There are probably many other examples that I could give or even expand upon the ones I’ve already given, but for now let us return to the subject of video games. Which virtues does the hobby share with the above activities? With the book club it shares both virtues. Starting with the educational aspect, the majority of video games have stories and other artistic elements within them that teach us something about the people that made it and the ideals that they hold. Of course, if all we wanted was a good story we would just keep on reading books given gaming’s rough narrative track record, but there’s a little more to it than that. What games generally lack in the quality of their writing, they make up for in the interactive aspect of their stories. Sometimes I wonder if my exploration of Christian themes in the games I play borders on eisegesis, but I also realize that as a player you always bring something of yourself into the story too, and therein lies gaming’s advantage. The Banner Saga for example, an excellent trilogy of strategy games I may review if I find time to replay them, might just be a really dour story about fantasy Vikings trying to survive the end of the world on the surface, but the games allow the player to shape certain story outcomes through their choices and have a tangible effect on the overarching plot. Whether the Skogr caravan is a desperate band of people sacrificing their humanity to stay alive or a valorous crew of heroes bringing light amid darkness even to their own expense is totally up to the player, and I think there’s something immensely beautiful about the way Banner Saga forced me to confront the ways I might falter when pushed to the brink.

A hunter’s got to do what he’s got to do. Source: The Banner Saga Official Site

The virtue of community building, which is shared with both a book club and a tennis league, is also strongly tied to the enjoyment of video games. While there is certainly room for the kind of discussion about game stories as with the book club, it resembles the tennis league in both competitive and cooperative (doubles) senses. Working with and against other players to overcome challenges and display one’s rehearsed skills is as old as the days of the arcades, and continues to be important as e-sports become more relevant. While being good at a game may not immediately sound all that impressive to those outside of the hobby, ultimately just as some people do not have what it takes to wield a tennis racket so too are there those who can’t wrap their head around a controller. Though one is more accessible than the other, both are to some extent a talent. Neither skill is inherently more useful than the other, but there is room for both to be honed and tested. While it is true that gaming does not provide the same physical boons as a tennis club, the avenue of tactical competition it provides for those who can’t play a laborious sport seems worthy of validation, especially considering we’ve already been doing the same with board games such as chess for ages. With all that said, I would like to assert that these justifications apply mostly to local multiplayer. While netplay and discord communities aren’t bad in themselves, it has become very clear to everyone what side effects of overemphasizing one’s digital life and relationships has had on our society. Playing long distance can be great but it is not meant to supersede more intimate activity, just as prayer at home is great, even necessary, but not a replacement for visiting Jesus in His Church and in the Blessed Sacrament.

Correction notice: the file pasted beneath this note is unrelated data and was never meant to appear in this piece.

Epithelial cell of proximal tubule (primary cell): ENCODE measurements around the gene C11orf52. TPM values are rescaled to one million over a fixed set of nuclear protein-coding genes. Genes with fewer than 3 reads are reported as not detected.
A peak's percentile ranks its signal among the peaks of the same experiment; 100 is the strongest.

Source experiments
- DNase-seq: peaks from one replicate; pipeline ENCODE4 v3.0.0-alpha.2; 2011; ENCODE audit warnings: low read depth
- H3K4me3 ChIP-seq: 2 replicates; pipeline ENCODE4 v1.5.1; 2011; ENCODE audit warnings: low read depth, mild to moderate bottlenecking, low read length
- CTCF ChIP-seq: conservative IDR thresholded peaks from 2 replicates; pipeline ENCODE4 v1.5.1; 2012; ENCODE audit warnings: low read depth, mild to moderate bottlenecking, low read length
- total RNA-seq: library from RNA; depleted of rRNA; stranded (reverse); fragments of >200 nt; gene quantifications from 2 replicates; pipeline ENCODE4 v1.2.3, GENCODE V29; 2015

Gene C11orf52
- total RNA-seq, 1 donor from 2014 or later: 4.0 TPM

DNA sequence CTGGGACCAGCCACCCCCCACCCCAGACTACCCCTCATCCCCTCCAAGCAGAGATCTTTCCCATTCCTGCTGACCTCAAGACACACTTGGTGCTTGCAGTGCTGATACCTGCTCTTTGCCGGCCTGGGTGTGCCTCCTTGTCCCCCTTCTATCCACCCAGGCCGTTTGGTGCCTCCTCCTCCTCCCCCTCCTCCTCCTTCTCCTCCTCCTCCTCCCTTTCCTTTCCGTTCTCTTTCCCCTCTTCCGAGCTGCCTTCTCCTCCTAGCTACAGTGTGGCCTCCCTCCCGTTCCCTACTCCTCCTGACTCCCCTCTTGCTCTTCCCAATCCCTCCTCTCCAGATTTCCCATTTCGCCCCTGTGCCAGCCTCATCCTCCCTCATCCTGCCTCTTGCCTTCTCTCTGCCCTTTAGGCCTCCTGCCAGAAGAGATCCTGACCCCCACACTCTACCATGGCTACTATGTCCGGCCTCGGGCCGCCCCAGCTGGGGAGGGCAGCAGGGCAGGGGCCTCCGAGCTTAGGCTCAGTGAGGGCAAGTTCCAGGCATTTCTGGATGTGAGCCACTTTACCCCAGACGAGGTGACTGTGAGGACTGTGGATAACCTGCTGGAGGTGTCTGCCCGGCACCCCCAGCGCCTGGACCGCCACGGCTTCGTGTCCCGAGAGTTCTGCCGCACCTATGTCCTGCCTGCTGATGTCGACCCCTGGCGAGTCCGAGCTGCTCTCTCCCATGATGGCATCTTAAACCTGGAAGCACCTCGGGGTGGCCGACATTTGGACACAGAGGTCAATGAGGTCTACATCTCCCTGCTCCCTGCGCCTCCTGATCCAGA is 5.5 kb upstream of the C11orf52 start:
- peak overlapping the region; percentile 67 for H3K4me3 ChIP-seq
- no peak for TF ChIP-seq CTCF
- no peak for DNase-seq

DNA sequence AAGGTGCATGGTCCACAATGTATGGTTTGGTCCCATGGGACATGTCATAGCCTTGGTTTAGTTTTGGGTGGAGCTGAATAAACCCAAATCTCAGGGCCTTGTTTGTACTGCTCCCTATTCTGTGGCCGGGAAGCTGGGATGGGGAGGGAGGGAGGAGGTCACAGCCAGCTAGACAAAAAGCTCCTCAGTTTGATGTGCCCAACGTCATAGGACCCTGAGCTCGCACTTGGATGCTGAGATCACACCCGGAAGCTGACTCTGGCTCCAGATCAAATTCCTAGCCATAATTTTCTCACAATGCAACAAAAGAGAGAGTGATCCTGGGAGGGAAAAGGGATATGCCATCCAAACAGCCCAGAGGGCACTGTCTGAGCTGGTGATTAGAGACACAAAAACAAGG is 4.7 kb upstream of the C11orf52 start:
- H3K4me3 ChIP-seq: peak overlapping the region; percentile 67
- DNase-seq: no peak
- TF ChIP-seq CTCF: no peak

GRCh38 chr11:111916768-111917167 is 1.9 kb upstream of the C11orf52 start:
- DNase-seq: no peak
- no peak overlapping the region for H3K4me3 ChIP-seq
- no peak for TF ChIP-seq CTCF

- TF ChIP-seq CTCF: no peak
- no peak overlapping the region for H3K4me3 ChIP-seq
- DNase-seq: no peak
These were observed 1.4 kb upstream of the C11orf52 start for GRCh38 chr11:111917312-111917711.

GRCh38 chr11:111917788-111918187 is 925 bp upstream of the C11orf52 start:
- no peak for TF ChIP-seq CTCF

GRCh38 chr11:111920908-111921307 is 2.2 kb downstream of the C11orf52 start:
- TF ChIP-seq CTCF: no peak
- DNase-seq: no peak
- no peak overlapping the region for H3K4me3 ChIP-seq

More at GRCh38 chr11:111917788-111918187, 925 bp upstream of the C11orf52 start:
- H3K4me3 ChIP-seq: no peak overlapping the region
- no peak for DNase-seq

This just leaves gardening as the outlier as most video games do not concern themselves with such uplifting realities as the beauty of God’s creation. It is certainly not impossible, in the same way that some books of fiction are uniquely celebrated among Catholics as pointing to higher truths (Tolkien anyone?), but not something your average game developer aspires to. Perhaps this will always be the disadvantage of pastimes founded on the enjoyment of human inventions versus those that immerse oneself in natural things.